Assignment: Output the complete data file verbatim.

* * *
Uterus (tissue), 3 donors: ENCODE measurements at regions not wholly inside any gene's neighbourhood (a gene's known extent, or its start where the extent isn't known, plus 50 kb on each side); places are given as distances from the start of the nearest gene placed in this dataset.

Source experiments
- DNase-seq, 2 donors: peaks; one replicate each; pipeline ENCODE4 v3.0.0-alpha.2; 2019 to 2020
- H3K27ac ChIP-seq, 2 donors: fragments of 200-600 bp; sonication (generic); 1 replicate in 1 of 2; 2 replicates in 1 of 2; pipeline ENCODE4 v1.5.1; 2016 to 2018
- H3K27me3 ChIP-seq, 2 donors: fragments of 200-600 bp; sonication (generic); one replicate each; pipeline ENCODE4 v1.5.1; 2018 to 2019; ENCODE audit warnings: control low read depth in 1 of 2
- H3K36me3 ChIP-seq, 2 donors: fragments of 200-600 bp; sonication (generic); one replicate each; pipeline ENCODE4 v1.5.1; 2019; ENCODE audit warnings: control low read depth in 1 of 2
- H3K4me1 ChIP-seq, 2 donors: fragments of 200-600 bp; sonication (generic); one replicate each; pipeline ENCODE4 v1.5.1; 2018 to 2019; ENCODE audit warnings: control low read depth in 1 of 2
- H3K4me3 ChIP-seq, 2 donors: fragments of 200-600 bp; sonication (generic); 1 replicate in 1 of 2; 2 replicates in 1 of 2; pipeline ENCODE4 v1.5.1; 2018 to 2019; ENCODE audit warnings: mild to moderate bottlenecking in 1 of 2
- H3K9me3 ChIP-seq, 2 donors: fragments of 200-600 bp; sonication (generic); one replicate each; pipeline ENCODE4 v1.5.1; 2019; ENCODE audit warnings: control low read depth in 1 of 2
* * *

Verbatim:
Uterus (tissue), 3 donors: ENCODE measurements at regions not wholly inside any gene's neighbourhood (a gene's known extent, or its start where the extent isn't known, plus 50 kb on each side); places are given as distances from the start of the nearest gene placed in this dataset.

Source experiments
- DNase-seq, 2 donors: peaks; one replicate each; pipeline ENCODE4 v3.0.0-alpha.2; 2019 to 2020
- H3K27ac ChIP-seq, 2 donors: fragments of 200-600 bp; sonication (generic); 1 replicate in 1 of 2; 2 replicates in 1 of 2; pipeline ENCODE4 v1.5.1; 2016 to 2018
- H3K27me3 ChIP-seq, 2 donors: fragments of 200-600 bp; sonication (generic); one replicate each; pipeline ENCODE4 v1.5.1; 2018 to 2019; ENCODE audit warnings: control low read depth in 1 of 2
- H3K36me3 ChIP-seq, 2 donors: fragments of 200-600 bp; sonication (generic); one replicate each; pipeline ENCODE4 v1.5.1; 2019; ENCODE audit warnings: control low read depth in 1 of 2
- H3K4me1 ChIP-seq, 2 donors: fragments of 200-600 bp; sonication (generic); one replicate each; pipeline ENCODE4 v1.5.1; 2018 to 2019; ENCODE audit warnings: control low read depth in 1 of 2
- H3K4me3 ChIP-seq, 2 donors: fragments of 200-600 bp; sonication (generic); 1 replicate in 1 of 2; 2 replicates in 1 of 2; pipeline ENCODE4 v1.5.1; 2018 to 2019; ENCODE audit warnings: mild to moderate bottlenecking in 1 of 2
- H3K9me3 ChIP-seq, 2 donors: fragments of 200-600 bp; sonication (generic); one replicate each; pipeline ENCODE4 v1.5.1; 2019; ENCODE audit warnings: control low read depth in 1 of 2